Arts Reviews

“Explores the End of the World Through the Intimate Lens of Human Emotion” – Theatre Review: The Canary’s Last Call @ Nottingham New Theatre

Emma Burnett

As the end of the world creeps closer and closer, humanity is put to the ultimate test. Only one radio station remains open for contact: a lifeline for the last people standing. The Canary is the final point of contact before the impending Armageddon. Emma Burnett reviews.

Written and directed by Jess Beadle-Platt, ‘The Canary’s Last Call’ is a contemporary take on the apocalyptic genre. The play explores the end of the world through the intimate lens of human emotion – and what a rollercoaster that is. Callers dial in to The Canary’s radio station, seeking one last conversation. Some need comforting, some need a space to vent, and some simply need something to take their mind off the horror of the situation. Whatever it is, The Canary is there at the other end of the line.

The library setting was utilized to its full potential

Sherwood Hall Library was an apt location for the performance, its eeriness setting the dystopian scene. The short but sweet play took full advantage of the nature of theatre, with the full hour taking place in what appears to be The Canary’s desk at his radio station. The library setting was utilized to its full potential; callers appeared on the balcony, separated from the radio station, seeming almost ethereal in their aloft positioning.

The amusing weirdness of the play, combined with its innate tragedy, creates this sense of mania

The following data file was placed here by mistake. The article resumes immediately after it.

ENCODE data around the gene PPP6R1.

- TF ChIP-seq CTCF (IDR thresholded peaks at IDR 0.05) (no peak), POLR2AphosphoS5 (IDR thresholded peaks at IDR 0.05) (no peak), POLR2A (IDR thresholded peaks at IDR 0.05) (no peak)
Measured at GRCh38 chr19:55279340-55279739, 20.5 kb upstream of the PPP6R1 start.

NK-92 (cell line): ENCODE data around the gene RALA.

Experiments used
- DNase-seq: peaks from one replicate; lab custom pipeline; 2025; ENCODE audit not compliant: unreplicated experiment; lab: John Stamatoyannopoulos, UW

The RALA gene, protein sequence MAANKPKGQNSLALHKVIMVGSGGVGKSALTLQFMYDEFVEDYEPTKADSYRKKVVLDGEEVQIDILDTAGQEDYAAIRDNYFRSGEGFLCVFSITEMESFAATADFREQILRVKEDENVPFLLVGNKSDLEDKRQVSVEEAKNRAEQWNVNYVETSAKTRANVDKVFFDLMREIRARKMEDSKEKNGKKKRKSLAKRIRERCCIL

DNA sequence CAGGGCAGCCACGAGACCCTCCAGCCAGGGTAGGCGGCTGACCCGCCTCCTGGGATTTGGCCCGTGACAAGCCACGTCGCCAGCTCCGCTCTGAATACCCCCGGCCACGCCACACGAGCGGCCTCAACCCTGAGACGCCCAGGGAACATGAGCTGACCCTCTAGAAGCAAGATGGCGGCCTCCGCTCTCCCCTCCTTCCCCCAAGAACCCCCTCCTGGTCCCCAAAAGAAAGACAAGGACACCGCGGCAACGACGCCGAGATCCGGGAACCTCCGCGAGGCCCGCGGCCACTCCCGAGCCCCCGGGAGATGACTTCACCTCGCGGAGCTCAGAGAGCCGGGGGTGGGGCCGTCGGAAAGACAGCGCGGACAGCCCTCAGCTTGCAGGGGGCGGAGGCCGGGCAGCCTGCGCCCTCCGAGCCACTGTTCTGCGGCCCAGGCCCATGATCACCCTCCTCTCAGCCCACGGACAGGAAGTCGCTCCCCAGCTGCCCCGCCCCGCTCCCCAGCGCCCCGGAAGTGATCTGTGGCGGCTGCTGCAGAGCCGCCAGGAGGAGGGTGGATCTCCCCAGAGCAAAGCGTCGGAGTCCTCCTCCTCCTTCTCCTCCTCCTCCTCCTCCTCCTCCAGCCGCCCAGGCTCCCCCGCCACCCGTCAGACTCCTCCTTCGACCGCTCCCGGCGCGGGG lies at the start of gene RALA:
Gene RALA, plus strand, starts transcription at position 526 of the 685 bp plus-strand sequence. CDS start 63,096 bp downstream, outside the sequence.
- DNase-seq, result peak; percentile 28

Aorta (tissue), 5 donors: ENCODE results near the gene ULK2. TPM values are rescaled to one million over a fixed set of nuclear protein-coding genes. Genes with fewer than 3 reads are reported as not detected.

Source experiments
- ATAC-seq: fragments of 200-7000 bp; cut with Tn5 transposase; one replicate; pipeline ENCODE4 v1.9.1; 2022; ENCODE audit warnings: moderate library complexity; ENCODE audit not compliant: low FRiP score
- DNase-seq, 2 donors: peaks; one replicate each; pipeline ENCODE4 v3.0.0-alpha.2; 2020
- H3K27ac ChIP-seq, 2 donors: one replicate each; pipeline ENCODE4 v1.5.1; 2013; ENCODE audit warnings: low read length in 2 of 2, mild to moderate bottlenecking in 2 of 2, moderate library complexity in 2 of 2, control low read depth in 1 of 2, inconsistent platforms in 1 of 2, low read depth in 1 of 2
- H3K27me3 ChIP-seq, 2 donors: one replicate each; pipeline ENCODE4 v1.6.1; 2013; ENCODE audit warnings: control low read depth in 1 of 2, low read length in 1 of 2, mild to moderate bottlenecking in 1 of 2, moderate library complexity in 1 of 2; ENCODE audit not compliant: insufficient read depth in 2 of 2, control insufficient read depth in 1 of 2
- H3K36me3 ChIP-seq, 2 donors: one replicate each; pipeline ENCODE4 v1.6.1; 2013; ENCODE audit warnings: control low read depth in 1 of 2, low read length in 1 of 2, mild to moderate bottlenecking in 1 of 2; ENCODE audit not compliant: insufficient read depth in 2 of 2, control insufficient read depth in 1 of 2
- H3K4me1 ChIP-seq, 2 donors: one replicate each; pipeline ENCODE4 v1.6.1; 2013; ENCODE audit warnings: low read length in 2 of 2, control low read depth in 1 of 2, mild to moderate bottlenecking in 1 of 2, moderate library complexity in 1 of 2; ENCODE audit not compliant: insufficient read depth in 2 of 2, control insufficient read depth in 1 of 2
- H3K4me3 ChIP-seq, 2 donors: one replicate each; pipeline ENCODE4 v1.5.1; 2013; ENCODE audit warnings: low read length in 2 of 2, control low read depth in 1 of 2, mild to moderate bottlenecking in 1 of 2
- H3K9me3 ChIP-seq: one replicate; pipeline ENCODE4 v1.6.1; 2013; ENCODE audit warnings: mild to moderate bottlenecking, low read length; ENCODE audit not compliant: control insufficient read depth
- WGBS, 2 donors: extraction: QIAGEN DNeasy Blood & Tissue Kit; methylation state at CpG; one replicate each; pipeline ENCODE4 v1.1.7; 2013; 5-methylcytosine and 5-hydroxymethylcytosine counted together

The audience are given little context for the apocalypse – we don’t see the world outside the radio station, nor do we know why the world is ending. This puts the audience in the frenzied position of the characters waiting for the impending end of their lives. The play communicates this frenzy through some simply bizarre scenes – such as when a couple call up to ask The Canary which ‘Doctor Who’ actor is ‘the hottest’. The amusing weirdness of the play, combined with its innate tragedy, creates this sense of mania which one can imagine would ensue at the hypothetical end of the world.

All actors made their scenes their own and captivated the audience

What also brought the dystopia to life was the incredible performances of the actors. We spent the most time with The Canary, played by Danté Sidhu, who guided us through the story with his inner monologue. His genuine vulnerability made his role as a confidant to callers pretty believable. All actors made their scenes their own and captivated the audience, but one really stood out. Robyn, played by Charlotte Kemp, brought the role of The Canary’s spouse to life. Her ability to seamlessly switch from one emotion to the next was simply admirable.

The Canary’s Last Call was a fun and fresh take on the dystopian apocalyptic genre. Focussing on human spirit and connection, rather than the details of the situation, the play offered a meaningful interpretation of the end of the world. Despite seeming slightly ‘thrown-together’, as a concept it certainly has the potential to become more refined and polished. With the refining of some cliches such as the ‘Die Happy’ motif, and perhaps a more hard-hitting ending, the play could be truly affecting. All things considered, one cannot underestimate the level of dedication and commitment required by Jess Beadle-Platt to write and direct this wonderful play whilst studying. The same goes for the producer of the play, Abigail Kitwood, and every single member of the team who worked on it.

Emma Burnett

Featured image courtesy of Alex Watkin. Permission to use granted to Impact. No changes were made to this image.

In-article image courtesy of @nottinghamnewtheatre via No changes were made to this image.

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